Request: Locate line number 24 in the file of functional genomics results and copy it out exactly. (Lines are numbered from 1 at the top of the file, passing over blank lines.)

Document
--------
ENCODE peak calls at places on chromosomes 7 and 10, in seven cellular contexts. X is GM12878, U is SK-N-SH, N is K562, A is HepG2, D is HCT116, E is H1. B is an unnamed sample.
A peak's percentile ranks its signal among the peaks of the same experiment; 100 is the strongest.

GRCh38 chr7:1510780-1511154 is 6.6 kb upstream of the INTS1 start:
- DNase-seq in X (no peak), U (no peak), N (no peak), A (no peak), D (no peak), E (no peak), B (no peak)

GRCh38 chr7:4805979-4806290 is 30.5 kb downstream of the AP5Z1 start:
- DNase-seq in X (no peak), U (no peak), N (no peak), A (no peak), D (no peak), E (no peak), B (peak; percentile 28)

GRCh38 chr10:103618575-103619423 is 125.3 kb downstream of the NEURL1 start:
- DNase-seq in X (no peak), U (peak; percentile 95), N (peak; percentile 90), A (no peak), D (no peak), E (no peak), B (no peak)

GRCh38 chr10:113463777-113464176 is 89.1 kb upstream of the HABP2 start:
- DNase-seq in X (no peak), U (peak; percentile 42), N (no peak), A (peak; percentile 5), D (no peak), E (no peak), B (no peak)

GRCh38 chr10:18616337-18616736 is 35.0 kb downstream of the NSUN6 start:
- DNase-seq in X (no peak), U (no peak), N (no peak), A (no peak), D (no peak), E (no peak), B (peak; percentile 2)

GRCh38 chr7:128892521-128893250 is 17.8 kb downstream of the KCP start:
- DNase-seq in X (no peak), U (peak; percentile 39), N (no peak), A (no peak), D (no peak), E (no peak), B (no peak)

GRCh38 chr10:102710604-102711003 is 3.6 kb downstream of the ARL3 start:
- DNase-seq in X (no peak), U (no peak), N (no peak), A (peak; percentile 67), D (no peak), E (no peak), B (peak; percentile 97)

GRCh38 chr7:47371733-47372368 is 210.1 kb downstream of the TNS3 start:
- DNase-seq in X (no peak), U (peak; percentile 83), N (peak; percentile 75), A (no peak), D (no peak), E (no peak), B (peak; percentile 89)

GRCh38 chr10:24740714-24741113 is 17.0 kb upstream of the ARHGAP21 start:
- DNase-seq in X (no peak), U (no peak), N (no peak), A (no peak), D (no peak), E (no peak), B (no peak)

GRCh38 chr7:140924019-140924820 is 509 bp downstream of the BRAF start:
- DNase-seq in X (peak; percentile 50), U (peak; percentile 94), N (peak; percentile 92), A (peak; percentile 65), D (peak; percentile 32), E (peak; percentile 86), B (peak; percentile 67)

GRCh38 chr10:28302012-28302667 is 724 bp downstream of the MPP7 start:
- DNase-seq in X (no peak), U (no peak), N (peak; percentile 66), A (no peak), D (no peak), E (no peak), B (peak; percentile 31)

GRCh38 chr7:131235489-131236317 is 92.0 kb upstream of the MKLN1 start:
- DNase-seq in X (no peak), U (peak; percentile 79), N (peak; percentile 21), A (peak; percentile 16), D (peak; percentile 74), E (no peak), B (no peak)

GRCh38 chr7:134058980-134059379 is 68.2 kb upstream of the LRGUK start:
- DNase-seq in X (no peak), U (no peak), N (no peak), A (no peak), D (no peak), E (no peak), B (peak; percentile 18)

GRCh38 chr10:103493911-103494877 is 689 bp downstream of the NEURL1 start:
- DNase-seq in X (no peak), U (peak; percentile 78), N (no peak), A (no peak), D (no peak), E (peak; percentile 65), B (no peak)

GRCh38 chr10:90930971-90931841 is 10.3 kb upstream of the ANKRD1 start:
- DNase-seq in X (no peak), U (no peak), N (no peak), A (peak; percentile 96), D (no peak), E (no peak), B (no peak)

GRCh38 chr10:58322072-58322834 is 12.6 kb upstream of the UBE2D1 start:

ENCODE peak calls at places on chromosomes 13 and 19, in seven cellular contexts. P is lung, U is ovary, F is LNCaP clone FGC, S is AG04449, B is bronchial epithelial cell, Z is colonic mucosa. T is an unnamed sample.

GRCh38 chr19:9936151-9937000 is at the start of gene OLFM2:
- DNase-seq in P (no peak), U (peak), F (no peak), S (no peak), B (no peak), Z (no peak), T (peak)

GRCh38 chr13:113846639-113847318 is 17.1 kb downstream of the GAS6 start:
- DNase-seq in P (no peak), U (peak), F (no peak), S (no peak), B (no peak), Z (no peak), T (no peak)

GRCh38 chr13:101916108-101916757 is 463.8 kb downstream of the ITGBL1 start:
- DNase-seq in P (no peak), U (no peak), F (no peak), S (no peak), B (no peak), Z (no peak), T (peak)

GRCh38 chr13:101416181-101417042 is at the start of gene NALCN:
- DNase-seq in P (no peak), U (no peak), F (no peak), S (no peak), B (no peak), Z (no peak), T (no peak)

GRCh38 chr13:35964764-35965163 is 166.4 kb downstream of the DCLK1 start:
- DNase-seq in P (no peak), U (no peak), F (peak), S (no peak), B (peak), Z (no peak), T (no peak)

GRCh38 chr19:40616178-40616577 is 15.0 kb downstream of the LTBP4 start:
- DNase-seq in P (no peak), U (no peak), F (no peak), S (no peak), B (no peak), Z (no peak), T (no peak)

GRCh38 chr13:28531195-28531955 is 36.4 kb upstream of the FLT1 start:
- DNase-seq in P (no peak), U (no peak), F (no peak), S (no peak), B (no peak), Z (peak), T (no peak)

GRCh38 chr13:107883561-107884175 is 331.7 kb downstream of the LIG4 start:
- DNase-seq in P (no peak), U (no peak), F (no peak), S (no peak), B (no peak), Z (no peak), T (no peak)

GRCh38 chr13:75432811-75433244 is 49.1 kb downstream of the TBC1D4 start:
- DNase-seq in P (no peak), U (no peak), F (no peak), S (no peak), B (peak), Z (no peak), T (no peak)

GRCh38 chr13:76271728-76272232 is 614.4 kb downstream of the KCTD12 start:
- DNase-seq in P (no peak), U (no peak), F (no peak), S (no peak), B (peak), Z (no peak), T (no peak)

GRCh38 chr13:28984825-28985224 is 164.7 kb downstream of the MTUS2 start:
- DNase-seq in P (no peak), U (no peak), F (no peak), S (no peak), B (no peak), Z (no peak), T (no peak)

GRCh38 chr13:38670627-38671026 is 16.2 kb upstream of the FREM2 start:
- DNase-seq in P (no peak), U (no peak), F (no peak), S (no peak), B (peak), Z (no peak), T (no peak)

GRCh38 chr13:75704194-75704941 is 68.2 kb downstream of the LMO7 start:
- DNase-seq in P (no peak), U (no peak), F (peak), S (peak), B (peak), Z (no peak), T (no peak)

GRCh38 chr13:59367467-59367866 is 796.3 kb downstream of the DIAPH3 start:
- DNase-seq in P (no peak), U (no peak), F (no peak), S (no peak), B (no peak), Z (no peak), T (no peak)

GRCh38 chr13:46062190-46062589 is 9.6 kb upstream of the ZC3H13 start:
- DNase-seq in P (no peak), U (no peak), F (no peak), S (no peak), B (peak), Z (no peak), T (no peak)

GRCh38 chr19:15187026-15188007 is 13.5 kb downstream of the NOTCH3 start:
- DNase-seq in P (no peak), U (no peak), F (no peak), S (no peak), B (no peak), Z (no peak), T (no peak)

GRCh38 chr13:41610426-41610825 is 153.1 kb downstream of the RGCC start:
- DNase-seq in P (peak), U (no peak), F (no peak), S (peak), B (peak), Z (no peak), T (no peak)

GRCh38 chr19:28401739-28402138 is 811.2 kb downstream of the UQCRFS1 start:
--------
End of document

- DNase-seq in X (no peak), U (no peak), N (peak; percentile 66), A (no peak), D (no peak), E (no peak), B (peak; percentile 31)